From Benedictine Culture 4 (2011)
Rationales for Liturgy Curricula:
The Pontifical Institute of Liturgy, Rome
The Pontifical Institute of Liturgy began in 1950 as a research institute for the study and publication of critical editions of Latin liturgical texts in the series entitled “Rerum ecclesiasticarum documenta” under the general direction of Leo Cunibert Mohlberg. The major series of publications included the Sacramentarium veronense edited by Mohlberg with the assistance of Leo Eizenhöfer and Petrus Siffrin in 1955. There followed the Missale francorum (1957), Missale gallicanum vetus (1958), Sacramentarium gelasianum vetus (1960), Missale gothicum (1961), Corpus antiphonalium officii edited by R.-J. Hesbert in 6 volumes (1963), among others. The minor series began with the publication of the Canon missae romanae (1954) followed by a series of concordances. The key to our curriculum is thus the primacy of the liturgical books and the liturgical texts themselves. The students have to acquire a familiarity with both the historical and the modern sources of the liturgy in the original languages.
The Pontifical Institute of Liturgy as a teaching institution was set up by the Sacred Congregation of Seminaries and Universities in 1961, the year Pope John XXIIImandated the Second Vatican Council, with the charge to organize specialized courses toward a license (SLL) and doctorate in liturgy (SLD). Many of our original faculty served in the preparations of the document on the Sacred Liturgy Sacrosanctum Concilium and in the various groups (coetus) of the post-conciliar Consilium for the preparation of the revised liturgical books of the Roman rite and the Hispanic rite. Our curriculum, therefore, is closely tied to the ordinary rite of the Roman Church. The history of the development of the Latin rite and of its historical books is studied using principally the historical-critical method of research.
Another key element of the approach of the PILis the emphasis on the languages needed to be in contact with the original texts. If a prospective student cannot pass the entrance exams in Latin and Greek, he or she must do a propaedeutic year concentrating on acquiring the necessary competence in the classical languages to read the texts. Besides knowledge of Italian, which is tested at the beginning, every student must pass an oral exam in two of three modern languages (French, English or German) to demonstrate an ability to read and understand materials written in these idioms in order to obtain the license.
The requirement of a sufficient knowledge of Greek points to another important facet of our curriculum, namely the aspect of comparative liturgy that derives from the school of Anton Baumstark and Bernard Botte. The student not only studies the Roman Latin liturgy in depth, but also the liturgies of the other Latin rites, of the seven eastern churches and some aspects of the liturgies of the churches of the Reformation. The doctoral seminar “Comparative Liturgy” is taught by an expert in the liturgies of the eastern churches, especially the Byzantine rite.
The curriculum of the PILis meant to be comprehensive, explicitly treating all of the sacraments: Eucharist, Christian Initiation (including Confirmation), Reconciliation, Matrimony, Orders, Anointing of the Sick. There are courses on the “Liturgy of the Hours”, the “Liturgical Year”, “Religious Profession”, “Funeral Rites”, and the “Sacramentals” (including exorcisms). All the major areas treated in Sacrosanctum Concilium deliberately form part of the curriculum. In accord with the conciliar document on the Sacred Liturgy there is also a semester-long treatment of the theology and practice of inculturation – a question of great importance especially for our students from Asia and Africa. Because many of our graduates become teachers at some level or “general” liturgists in a diocese or religious community, the curriculum was structured to provide a well-rounded and full acquaintance with all the liturgical celebrations of the Church.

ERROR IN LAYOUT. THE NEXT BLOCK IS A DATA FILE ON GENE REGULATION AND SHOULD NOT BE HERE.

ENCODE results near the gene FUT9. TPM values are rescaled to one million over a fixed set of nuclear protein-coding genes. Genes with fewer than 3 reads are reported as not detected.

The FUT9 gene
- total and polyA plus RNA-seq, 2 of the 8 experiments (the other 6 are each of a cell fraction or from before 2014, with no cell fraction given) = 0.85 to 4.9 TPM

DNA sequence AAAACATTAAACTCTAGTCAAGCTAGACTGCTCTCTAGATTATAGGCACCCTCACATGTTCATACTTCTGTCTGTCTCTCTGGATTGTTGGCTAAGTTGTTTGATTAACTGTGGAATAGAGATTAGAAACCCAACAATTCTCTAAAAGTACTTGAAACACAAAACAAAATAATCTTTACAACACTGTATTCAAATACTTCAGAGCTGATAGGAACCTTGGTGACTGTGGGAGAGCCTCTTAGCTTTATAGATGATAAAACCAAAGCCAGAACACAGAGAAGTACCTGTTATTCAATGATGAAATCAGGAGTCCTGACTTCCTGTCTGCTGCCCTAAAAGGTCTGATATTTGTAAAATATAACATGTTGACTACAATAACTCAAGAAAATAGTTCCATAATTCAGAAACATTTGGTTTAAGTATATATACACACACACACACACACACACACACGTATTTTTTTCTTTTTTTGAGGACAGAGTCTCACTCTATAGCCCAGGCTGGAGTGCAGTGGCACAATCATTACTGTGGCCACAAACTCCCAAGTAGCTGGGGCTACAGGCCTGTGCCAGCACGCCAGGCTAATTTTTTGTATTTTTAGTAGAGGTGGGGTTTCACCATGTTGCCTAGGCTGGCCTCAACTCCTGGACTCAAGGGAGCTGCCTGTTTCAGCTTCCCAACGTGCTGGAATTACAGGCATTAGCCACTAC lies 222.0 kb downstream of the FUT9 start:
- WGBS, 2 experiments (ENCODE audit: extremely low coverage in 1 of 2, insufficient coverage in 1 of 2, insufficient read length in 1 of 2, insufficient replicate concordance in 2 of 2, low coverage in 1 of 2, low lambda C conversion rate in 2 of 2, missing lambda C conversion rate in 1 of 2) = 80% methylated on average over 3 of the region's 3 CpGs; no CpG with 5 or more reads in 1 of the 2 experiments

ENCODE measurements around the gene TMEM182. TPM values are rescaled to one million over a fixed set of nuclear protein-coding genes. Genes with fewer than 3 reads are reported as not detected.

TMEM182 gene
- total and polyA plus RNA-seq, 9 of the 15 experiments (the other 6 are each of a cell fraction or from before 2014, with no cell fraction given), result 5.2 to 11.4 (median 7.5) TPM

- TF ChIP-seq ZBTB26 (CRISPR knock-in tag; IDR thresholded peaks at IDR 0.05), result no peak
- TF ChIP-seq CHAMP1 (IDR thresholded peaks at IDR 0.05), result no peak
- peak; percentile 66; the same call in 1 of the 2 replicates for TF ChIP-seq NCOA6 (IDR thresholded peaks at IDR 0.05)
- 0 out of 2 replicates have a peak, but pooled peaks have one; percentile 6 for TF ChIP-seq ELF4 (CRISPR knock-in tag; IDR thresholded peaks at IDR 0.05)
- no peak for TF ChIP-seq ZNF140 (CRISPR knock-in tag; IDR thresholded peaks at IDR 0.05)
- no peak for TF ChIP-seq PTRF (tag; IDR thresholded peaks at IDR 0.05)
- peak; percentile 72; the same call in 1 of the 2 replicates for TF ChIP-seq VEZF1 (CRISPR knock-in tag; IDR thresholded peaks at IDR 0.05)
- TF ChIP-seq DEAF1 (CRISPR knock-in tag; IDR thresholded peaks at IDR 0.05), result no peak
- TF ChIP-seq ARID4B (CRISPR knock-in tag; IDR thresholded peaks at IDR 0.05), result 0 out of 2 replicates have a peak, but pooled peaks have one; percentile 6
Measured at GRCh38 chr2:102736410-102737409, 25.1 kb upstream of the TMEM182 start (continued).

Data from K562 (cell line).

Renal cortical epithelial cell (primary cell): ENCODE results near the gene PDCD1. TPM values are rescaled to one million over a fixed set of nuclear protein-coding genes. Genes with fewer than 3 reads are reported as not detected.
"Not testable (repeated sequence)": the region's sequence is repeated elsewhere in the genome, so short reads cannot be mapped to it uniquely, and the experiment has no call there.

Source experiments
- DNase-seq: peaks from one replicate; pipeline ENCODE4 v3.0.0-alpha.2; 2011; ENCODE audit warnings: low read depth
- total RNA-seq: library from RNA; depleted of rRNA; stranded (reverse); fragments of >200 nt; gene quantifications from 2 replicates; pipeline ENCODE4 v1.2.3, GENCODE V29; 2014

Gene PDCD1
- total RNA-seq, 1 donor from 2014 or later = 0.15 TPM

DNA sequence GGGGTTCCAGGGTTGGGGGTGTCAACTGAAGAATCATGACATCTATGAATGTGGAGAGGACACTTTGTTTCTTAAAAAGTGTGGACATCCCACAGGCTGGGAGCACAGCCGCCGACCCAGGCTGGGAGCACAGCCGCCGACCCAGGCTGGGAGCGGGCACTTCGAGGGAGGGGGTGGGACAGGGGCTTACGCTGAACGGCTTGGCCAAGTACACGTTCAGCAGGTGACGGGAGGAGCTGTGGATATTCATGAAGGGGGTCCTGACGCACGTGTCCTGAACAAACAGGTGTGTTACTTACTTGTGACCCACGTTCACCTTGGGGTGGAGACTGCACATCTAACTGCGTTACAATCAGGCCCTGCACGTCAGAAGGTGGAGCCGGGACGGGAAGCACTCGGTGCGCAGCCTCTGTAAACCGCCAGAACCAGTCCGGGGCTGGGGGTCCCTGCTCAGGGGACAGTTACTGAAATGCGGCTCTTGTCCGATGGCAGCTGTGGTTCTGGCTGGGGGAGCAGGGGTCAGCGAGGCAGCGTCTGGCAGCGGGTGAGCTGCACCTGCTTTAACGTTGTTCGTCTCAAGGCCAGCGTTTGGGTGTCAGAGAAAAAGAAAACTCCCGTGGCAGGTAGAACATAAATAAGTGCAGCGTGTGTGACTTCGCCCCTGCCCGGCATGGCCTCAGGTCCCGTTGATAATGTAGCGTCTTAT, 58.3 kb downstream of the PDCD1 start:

Required courses include: a “Scientific Research Seminar”; two other seminars requiring individual research, presentations and a lengthy written paper; year-long courses in “Criticism and Hermeneutics of Liturgical Texts” and in “Reading Latin liturgical Texts”; a semester of liturgical readings in the fathers, Greek and Latin. Athorough knowledge of Latin grammar and syntax is presupposed.
The liturgical theology of the individual sacraments and rites is drawn from the texts and rituals, per ritus et preces (SC 48), supplemented by general introductions to the theology of the liturgy both eastern and western. Sacred Scripture, pastoral praxis, spirituality and anthropology come to the fore in all the considerations of the sacraments and other liturgical celebrations. The PIL requires a mastery of special topics like “Bible and Liturgy”, “Pastoral Liturgy”, “Liturgical Spirituality”, “Liturgy and Anthropology”, although the human and social sciences apart from liturgical anthropology do not have a significant place in our curriculum.
A problem for many students is the language of instruction: Italian. To consider sometimes complicated questions of content and interpretation of the Latin liturgical texts in a language that is often only very imperfectly understood by students from approximately forty different countries is difficult and discouraging for many. It is also discouraging for the professors who see how little is sometimes comprehended by a sizeable group of non-Italian students.
If I am allowed to say so, the rationale for the curriculum of the PIL is Sacrosanctum Concilium. Iwould simply explain the rationale in a series of key words: liturgical texts, languages, historical-critical method, comprehensiveness in liturgical rites studied, loyalty to the magisterium, research with freedom into all questions of liturgy